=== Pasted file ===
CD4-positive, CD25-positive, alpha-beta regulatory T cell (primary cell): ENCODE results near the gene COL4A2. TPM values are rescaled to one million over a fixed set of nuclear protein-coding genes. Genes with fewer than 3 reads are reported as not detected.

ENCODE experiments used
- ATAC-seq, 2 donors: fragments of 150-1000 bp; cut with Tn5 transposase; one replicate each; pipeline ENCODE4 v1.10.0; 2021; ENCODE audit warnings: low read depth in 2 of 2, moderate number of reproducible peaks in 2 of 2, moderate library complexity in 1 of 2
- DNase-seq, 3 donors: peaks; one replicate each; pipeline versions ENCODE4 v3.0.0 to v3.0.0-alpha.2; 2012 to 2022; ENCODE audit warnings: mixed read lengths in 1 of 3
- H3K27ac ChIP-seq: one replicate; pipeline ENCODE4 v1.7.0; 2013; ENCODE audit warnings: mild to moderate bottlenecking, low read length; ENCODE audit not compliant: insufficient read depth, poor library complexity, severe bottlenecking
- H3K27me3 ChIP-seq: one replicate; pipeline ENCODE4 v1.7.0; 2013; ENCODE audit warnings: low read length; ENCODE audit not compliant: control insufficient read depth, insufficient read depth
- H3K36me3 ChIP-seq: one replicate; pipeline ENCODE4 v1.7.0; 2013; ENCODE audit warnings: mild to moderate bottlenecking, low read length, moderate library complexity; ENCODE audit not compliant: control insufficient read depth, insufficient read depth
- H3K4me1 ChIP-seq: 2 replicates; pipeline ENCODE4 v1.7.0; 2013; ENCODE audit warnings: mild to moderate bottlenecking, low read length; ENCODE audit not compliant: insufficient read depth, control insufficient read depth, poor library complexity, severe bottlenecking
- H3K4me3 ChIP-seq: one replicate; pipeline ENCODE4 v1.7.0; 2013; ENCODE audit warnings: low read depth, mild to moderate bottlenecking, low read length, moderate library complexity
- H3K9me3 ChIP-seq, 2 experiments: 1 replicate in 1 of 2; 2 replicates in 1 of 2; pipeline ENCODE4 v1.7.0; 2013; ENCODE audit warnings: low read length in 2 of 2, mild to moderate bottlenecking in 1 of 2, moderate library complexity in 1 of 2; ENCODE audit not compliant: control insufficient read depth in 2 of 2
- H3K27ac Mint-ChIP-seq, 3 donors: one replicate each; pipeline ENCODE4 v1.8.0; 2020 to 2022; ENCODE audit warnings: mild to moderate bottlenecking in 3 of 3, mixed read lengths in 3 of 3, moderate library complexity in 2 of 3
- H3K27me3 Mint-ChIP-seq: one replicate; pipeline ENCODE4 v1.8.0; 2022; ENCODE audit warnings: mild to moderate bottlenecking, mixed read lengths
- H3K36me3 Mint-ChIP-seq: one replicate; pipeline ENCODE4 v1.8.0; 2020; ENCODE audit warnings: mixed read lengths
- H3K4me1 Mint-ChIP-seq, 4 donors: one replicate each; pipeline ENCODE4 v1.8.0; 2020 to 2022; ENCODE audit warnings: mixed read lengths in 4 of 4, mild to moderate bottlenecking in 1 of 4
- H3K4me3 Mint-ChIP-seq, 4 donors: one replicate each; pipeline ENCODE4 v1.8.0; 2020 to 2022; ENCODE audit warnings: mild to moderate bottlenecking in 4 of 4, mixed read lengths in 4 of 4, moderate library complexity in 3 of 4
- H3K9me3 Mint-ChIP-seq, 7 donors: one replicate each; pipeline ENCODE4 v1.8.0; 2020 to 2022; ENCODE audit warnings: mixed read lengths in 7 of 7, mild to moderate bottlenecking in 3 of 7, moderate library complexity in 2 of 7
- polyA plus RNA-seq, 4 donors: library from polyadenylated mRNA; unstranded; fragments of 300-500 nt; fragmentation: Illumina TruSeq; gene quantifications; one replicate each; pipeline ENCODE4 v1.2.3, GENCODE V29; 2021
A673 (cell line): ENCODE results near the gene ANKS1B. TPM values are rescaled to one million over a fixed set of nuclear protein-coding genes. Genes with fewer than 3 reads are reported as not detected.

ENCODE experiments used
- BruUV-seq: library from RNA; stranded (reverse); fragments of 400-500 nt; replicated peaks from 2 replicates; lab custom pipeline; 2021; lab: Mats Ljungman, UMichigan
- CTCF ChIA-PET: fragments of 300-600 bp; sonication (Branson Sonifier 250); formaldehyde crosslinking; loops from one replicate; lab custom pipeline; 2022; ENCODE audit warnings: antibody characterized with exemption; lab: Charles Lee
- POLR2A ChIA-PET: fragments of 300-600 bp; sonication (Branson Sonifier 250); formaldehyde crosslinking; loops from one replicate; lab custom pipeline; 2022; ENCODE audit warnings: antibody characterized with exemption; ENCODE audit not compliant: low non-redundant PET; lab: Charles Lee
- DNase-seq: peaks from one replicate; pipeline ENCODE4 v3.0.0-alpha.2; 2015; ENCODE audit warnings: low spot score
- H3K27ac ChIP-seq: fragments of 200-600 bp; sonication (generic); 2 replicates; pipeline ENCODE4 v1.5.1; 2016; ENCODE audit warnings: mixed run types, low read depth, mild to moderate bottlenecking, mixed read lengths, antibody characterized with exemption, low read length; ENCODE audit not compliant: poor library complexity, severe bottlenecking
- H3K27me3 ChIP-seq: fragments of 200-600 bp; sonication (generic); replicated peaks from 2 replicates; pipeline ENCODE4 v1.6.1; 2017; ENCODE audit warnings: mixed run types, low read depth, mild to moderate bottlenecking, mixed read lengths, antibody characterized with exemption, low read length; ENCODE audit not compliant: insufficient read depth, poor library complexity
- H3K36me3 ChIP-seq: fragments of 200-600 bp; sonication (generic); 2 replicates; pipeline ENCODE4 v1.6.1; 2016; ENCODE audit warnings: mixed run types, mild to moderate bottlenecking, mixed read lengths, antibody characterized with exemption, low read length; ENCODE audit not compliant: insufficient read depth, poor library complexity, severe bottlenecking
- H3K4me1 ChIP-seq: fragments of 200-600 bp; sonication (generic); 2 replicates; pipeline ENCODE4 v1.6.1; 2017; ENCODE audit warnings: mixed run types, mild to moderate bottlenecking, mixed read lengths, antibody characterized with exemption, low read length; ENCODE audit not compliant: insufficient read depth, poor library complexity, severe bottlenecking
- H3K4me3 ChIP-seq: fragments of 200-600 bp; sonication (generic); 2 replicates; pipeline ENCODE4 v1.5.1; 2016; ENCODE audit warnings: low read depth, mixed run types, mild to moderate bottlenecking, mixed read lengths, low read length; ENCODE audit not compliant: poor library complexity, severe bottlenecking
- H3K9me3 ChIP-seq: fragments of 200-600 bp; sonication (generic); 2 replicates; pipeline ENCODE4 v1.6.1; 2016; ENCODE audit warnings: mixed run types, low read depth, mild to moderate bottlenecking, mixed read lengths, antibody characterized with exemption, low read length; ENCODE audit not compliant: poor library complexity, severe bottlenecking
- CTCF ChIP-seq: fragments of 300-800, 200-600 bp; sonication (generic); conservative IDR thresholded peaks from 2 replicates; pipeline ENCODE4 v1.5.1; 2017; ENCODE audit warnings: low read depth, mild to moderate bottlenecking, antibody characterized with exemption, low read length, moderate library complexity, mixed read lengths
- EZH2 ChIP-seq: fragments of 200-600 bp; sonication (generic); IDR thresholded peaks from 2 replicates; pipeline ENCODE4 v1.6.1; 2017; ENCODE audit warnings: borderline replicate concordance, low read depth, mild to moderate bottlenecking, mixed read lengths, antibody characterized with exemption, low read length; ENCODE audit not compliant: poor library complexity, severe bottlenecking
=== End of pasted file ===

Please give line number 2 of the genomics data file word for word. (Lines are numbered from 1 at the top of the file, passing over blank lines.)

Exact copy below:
ENCODE experiments used